Onboard new members properly



Why is onboarding important?

First impressions count.

An onboarding process that greets new members with open arms sets the stage for their future involvement.

It’s about making them feel seen, valued, and informed.

This crucial step ensures that members aren’t just names on a list but are part of something much more exciting, where it’s worth their time to get involved.

If you have a solid onboarding process you will turn new members into loyal, active participants. If it’s not solid, you will cause them to drift away.

If you’re struggling with new members logging in once and then never coming back… then it’s time to improve how you onboard them.

How to have a solid onboarding program

Know your goal and execute the right way.

What do you actually want from new members? Here’s some common goals:

New members know what to do & where to go (Level 1)
Create their own profile, introduce themselves, understand house rules and culture (how to engage)

New members get involved (Level 2)
Ask questions, react/comment to others, attend events, provide feedback

New members add value (Level 3)
Help/educate newer members, create and deliver valued content for other members, become ambassadors to help you recruit and engage other members

Execution Strategy

Onboarding can be split into two categories: on platform and in person. It’s best to have a combination of both of these.

Successful onboarding of new members (to go from newbie to active) relies on the following:
  • Easy access to important information: clear path to getting involved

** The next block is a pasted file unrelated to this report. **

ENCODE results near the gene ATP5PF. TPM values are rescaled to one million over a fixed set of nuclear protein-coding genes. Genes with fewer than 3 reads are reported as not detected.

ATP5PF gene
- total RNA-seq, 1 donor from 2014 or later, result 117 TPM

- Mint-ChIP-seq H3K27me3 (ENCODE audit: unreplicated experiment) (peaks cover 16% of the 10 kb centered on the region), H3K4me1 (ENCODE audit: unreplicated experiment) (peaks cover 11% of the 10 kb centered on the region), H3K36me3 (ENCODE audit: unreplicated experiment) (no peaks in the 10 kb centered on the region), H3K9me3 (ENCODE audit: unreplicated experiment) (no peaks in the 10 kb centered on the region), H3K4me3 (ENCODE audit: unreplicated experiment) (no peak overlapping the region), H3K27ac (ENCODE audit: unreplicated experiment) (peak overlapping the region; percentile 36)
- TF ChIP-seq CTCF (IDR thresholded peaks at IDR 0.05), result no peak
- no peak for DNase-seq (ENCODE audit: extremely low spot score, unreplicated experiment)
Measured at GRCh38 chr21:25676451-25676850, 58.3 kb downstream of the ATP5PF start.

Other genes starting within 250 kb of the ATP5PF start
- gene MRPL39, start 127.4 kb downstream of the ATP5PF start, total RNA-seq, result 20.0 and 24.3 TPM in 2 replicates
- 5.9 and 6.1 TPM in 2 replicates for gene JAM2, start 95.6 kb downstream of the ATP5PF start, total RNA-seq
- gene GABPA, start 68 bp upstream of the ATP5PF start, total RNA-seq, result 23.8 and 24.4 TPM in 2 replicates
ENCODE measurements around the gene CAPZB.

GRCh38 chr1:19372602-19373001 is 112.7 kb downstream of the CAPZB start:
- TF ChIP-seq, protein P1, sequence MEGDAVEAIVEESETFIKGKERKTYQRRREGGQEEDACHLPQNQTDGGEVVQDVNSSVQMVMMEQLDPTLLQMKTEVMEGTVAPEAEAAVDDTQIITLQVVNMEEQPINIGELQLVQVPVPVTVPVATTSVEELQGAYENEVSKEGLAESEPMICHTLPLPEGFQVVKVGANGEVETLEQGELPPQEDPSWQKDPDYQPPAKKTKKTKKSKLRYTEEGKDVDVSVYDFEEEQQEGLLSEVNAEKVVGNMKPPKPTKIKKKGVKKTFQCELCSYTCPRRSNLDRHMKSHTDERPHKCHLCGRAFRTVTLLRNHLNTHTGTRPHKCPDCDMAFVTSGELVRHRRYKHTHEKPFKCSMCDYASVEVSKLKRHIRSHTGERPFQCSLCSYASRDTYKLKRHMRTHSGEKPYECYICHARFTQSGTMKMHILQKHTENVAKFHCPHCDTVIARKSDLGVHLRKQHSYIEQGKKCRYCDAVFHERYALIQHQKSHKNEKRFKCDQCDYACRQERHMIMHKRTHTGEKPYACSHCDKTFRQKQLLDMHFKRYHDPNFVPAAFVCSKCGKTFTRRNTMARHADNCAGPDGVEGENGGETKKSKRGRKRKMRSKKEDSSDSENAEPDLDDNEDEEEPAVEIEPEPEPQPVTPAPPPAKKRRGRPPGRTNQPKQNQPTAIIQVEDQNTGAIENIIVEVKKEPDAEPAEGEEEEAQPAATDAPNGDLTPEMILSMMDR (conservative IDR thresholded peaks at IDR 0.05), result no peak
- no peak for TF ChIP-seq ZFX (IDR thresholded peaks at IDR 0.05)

• Solid support structure: feeling understood, heard and comfortable

  • Plenty of engagement opportunities: making it easy to get involved

Ensure new members have easy access to essential information like the community’s mission, house rules, what they should do first.

This information should be stored somewhere in your community where it is easy to find and access – such as a dedicated channel.

The “culture” of your community should be embedded in all this information provided (language, tone, design).

Solid support structure involves ensuring new members feel that their needs are properly understood, they feel safe (like walking in a room and knowing where to go/ who to chat wtih) and ready to get started.


To achieve the above I highly recommend:

1) Collecting information on new members before they have joined the community.

Learn how Tom Ross transformed his community by improving the onboarding process using application forms.

2) Personalised outreach via DMs, hosting small groups etc to welcome new members

Use the intel you have gathered in the application form, along with 5 minutes of additional research into each new members(look at their Twitter accounts, websites, projects etc) before you send them a personalised DM welcoming them to the community and how you think they’ll gain the most value.

Most importantly you should treat your community members’ time with respect. 

You want to identify ways you can connect with them – and how you can connect them with each other.

It is such a value add and worth your time.

From experience, I can tell you that those who actually get to know their new members on a personal level tend to have higher quality engagement later on.

People connect with people.

The initial up front additional work and time put into this step will reap rewards in the future.

Also make sure you establish clear channels for support, answering new member questions promptly and creating a safe space for questions, no matter how simple they might seem.

Encourage participation & engagement by leveraging what your community does best.

Whether it’s through creative contests/games, themed discussions, or interactive events, find ways to spark that initial engagement.

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